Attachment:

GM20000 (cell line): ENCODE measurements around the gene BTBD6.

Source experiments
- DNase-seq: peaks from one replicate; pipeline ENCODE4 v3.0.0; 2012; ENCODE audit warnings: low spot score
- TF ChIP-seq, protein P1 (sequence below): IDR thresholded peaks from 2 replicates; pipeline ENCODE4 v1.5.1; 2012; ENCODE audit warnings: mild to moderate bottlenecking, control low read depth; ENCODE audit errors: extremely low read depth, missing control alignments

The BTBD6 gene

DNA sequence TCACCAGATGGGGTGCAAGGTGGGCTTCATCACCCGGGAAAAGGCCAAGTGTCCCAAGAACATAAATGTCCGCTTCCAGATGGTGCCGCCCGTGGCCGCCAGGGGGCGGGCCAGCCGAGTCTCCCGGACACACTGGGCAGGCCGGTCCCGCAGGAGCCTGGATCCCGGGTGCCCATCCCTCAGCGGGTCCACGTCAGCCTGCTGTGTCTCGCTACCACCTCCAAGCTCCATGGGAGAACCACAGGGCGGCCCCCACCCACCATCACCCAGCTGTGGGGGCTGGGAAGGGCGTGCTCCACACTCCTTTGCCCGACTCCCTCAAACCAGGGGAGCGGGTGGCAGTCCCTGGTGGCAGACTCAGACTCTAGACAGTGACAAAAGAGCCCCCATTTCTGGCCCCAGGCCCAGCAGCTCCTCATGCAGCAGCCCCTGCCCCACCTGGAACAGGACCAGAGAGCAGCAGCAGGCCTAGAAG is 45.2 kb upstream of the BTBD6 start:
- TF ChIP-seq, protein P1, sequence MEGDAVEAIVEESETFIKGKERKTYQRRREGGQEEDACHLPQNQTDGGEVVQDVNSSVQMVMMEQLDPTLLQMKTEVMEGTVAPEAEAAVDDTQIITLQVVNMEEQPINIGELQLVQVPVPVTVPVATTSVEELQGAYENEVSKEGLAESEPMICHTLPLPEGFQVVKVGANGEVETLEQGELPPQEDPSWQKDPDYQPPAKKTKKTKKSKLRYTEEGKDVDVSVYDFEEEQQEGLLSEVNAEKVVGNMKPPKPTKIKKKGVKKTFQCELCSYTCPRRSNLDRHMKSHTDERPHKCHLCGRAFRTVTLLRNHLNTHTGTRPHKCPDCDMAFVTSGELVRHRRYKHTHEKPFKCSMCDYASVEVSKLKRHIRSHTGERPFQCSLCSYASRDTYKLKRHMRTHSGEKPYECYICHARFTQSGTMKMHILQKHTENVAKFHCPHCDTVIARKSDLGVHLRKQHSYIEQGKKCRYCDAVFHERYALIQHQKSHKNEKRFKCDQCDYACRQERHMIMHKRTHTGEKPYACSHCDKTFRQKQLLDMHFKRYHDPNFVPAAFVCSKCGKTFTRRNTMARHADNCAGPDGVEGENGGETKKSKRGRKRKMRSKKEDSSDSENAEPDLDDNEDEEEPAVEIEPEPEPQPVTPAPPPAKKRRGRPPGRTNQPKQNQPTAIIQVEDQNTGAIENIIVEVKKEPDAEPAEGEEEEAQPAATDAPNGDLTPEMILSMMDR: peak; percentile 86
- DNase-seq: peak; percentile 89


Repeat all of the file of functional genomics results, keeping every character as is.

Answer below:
GM20000 (cell line): ENCODE measurements around the gene BTBD6.

Source experiments
- DNase-seq: peaks from one replicate; pipeline ENCODE4 v3.0.0; 2012; ENCODE audit warnings: low spot score
- TF ChIP-seq, protein P1 (sequence below): IDR thresholded peaks from 2 replicates; pipeline ENCODE4 v1.5.1; 2012; ENCODE audit warnings: mild to moderate bottlenecking, control low read depth; ENCODE audit errors: extremely low read depth, missing control alignments

The BTBD6 gene

DNA sequence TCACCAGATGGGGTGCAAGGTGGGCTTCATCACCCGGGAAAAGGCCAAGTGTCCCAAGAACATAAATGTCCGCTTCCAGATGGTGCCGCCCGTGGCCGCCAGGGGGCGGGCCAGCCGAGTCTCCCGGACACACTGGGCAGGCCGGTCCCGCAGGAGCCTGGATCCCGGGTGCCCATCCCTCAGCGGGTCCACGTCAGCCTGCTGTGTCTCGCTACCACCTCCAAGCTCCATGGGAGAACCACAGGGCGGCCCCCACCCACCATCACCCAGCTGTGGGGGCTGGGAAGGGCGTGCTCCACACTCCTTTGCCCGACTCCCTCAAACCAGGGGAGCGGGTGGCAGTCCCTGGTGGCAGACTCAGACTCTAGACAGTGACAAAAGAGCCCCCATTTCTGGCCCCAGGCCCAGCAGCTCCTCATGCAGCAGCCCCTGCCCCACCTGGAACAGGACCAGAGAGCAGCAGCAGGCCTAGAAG is 45.2 kb upstream of the BTBD6 start:
- TF ChIP-seq, protein P1, sequence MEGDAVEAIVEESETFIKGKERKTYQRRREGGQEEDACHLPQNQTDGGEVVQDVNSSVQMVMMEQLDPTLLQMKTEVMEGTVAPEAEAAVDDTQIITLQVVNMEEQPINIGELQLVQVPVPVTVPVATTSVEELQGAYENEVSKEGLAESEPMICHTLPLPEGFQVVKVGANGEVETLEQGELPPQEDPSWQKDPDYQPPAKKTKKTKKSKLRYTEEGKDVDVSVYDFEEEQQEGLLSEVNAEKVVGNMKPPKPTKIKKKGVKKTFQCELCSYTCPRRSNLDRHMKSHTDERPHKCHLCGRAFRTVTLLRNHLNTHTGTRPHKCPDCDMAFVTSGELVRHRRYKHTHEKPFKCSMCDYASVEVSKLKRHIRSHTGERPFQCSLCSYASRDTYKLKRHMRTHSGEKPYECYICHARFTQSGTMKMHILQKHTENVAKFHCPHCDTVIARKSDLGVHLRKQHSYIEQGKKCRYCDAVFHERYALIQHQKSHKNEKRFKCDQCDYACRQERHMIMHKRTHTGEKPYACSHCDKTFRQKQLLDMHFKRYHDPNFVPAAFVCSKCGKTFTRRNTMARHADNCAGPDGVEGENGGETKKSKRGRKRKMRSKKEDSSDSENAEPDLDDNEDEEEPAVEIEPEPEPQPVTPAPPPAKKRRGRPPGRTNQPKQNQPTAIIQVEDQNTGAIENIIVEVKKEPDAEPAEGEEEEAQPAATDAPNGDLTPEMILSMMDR: peak; percentile 86
- DNase-seq: peak; percentile 89